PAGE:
OF BERKSHIRE COUNTY, MASS.
Compiled and Published by Hamilton Child, 1885
Transcribed by Dawn Marie Quinn, 2002
..........Lanesboro lies in the western-central part of the county,
in lat. 42(o) and 32', and long. 3(0) 46', bounded north by New
Ashford and Cheshire, east by Cheshire and Dalton, south by Pittsfield,
and west by Hancock. The erection of this territory into a township
was brought about mainly as follows: In January, 1741, the general
court was petitioned by Samuel Jackson and seventy-five others,
residents of Framingham, Middlesex county, for a grant of
wilderness land situated on the Housatonic river, near to an Indian
town. The petition was favorably considered by the committee
to whom it was referred, the grants made and the grantees authorized
to survey and locate a township, of the contents of six
miles square, adjoining south on Indian Town, so-called, on the
Housatonic river, or as near that place as the land would allow,
under the usual restrictions and reservations of such grants.
Under the act thus passed the township was located and surveyed,
much as it lies to-day, except the portion taken from its northeastern
part, March 14, 1793, towards forming the township of Cheshire.
At a meeting of the proprietors, held October 19, 1742, it was
voted that the new grant should be called Richfield, until a name
should be given it by the legislature. When this change occurred
the name New Framingham was given it, which was retained until
the incorporation of the township, June 21, 1765, when Lanesborough
was substituted, since shortened by common usage to terminal of
boro in common with most towns ending with ough.
This name taken, it is said, from James Lane, Viscount Lanesborough,
in the peerage of Ireland.
surface of Lanesboro is broken and uneven, presenting some exquisite
scenery, and affording some of the finest views in the county.
It has an altitude of from 1,200 to 2,000 feet above sea level,
thus giving a bracing, healthful atmosphere, though its winters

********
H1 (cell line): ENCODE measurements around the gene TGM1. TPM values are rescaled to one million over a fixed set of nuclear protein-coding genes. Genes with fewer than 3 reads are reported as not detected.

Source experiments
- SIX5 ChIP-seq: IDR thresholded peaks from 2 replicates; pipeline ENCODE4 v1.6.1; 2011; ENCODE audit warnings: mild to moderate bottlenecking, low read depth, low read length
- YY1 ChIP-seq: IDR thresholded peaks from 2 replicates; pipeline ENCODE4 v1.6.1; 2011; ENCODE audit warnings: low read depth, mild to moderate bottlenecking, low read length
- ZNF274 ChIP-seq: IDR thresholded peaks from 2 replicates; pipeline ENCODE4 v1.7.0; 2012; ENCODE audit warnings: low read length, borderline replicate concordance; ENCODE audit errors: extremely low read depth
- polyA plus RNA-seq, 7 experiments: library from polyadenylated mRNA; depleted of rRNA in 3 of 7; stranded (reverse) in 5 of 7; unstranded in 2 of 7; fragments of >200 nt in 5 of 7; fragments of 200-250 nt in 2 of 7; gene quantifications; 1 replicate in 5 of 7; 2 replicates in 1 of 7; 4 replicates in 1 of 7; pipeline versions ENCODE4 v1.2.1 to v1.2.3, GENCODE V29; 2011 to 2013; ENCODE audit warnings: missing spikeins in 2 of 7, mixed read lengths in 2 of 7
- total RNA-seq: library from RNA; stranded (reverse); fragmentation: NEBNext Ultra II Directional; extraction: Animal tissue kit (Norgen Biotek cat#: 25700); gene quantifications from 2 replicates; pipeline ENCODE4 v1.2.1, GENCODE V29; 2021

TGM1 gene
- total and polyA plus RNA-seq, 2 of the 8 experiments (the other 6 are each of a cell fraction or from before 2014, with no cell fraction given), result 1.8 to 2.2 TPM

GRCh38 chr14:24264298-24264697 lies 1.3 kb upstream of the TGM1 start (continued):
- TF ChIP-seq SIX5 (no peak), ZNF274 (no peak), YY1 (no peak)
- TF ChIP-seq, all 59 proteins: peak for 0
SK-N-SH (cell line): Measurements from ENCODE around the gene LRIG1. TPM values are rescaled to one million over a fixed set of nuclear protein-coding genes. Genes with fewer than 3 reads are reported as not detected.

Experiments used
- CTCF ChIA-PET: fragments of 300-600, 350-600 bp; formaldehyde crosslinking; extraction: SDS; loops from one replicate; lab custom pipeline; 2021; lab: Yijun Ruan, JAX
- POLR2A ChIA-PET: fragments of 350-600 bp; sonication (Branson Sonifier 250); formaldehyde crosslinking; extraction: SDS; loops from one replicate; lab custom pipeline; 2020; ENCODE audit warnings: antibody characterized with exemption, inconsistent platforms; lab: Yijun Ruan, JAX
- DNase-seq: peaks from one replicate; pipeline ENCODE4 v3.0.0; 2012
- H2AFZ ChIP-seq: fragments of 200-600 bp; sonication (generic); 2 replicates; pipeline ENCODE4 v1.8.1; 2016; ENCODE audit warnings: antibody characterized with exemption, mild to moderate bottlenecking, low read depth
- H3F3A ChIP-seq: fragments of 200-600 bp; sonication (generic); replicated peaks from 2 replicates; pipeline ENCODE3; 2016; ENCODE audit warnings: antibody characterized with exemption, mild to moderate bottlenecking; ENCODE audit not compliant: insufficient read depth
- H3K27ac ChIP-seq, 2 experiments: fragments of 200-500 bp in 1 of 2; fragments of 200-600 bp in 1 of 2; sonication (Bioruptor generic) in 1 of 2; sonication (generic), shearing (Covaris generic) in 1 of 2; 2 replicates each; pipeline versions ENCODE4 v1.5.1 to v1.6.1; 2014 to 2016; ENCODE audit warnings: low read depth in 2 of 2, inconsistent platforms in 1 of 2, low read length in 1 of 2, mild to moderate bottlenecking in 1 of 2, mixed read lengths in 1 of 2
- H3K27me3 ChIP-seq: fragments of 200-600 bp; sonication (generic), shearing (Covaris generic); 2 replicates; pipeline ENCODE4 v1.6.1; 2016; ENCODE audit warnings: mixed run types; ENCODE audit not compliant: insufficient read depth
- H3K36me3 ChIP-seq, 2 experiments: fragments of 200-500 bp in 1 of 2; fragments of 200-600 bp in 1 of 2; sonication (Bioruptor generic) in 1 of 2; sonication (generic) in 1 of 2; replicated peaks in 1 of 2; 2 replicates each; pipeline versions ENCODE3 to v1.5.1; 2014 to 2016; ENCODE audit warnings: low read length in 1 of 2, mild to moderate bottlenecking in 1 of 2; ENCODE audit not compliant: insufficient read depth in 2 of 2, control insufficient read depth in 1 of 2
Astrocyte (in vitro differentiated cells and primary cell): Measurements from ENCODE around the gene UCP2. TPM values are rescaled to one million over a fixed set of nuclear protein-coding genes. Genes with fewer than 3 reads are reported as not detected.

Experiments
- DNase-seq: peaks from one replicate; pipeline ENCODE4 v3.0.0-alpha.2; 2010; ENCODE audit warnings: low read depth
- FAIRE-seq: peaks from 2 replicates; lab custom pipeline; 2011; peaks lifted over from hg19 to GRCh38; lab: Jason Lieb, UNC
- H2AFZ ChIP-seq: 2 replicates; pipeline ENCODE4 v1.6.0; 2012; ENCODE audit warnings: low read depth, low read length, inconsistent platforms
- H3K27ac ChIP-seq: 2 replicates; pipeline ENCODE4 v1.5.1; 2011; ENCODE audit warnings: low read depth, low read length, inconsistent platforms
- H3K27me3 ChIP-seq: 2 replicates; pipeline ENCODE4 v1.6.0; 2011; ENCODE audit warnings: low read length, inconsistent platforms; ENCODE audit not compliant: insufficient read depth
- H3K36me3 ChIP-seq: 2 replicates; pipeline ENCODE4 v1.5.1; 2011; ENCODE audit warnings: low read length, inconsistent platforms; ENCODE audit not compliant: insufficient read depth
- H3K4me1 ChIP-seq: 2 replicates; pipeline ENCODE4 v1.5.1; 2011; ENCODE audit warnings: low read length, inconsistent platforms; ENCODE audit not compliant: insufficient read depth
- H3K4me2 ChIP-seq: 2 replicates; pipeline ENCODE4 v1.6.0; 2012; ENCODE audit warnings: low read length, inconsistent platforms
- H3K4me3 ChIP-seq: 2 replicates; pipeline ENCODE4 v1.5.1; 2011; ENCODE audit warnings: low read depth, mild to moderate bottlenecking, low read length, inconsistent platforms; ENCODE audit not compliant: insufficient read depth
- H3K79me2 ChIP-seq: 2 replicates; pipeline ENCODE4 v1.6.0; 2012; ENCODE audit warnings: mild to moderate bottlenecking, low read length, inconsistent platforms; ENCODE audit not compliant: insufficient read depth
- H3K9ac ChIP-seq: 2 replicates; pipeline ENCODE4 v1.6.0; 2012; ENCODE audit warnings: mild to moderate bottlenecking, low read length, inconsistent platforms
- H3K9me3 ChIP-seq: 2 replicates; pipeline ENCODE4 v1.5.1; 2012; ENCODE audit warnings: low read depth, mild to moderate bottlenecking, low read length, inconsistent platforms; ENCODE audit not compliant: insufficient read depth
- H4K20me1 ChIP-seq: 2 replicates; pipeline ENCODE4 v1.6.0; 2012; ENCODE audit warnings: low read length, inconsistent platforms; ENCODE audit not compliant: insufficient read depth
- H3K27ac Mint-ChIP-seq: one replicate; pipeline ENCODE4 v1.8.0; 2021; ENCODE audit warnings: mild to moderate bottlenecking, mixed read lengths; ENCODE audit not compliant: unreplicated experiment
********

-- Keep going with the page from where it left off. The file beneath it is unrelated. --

are severe. A spur of the Hoosac mountains divides the town from
Cheshire on the east, while Potter's mountain of the Taconic range,
divides it from Hancock on the west. These two ranges, in a succession
of hills, unite on the northern line of the town, while the south
opens out into an extended and beautiful view down the valley
towards Pittsfield, and to the mountains beyond. A branch of the
Housatonic river rises a few rods north of the northern line of
the town flowing southerly through beautiful and luxuriant meadows,
through the charming Pontoosuc lake, which is well stocked with
finny tribe, and which conveys the stream into Pittsfield, the
lake lying partly in that town in the eastern section rises the
Hoosac, flowing northwardly, ---- one stream blending with the
waters of the Hudson, near Troy, N.Y., and the other dropping
into Long Island Sound. To one who delights in the wild and picturesque,
Lanesboro hills afford views of which he will never tire. Prominent
among these may be mentioned that from Savage mountain, Farnum
hill, and Constitution hill. The latter eminence, lying near the
geographical center of the town, affords a prospect wherein is
spread before the beholder, as on a map, a large section of the
Housatonic valley and the chains of mountains which enclose it.
Of this prospect, the mellow, golden pen of Godfrey Greylock (J.E.A.
Smith), remarks as follows, in his Taghconic:----
Nestled closet in the bosom of our hills lies the little
village of Lanesboro-the very fondling of nature. Thither turns
never the good mother her wrinkled front; near pressing as the
mountains clasp the narrow valley, you must not look among them
for frowning precipices, or earthquake-rifted chasms. High into
the air their summits press, but not in jagged peaks---only with
the full, round swelling of lovely breasts, upon which you may
repose, if you will, in the gentlest of summer reveries. There
is one eminence nearin patriotic gratitude they call it
Constitution Hillwith such a winsome, neighborly look to
it, that in our streets, miles away, it seems near as your own
garden. If you have in you any yearnings at all after beauty,
I am sure you cannot look upon, and not be irresistibly drawn
to it, to be lifted up gently and humanly, above the baser things
of earth. Lying under its druidical oaks, or seated, farther up,
upon a pearl-white quartz rock, in the shade of a whispering birch,
you will see below you, groves and farms, and broad, fresh meadows,
with laughing lake and winding rivulets, like silver embroidery
on the green banner of Erin.
in scenic beauty as it is, Lanesboro has also riches in nature's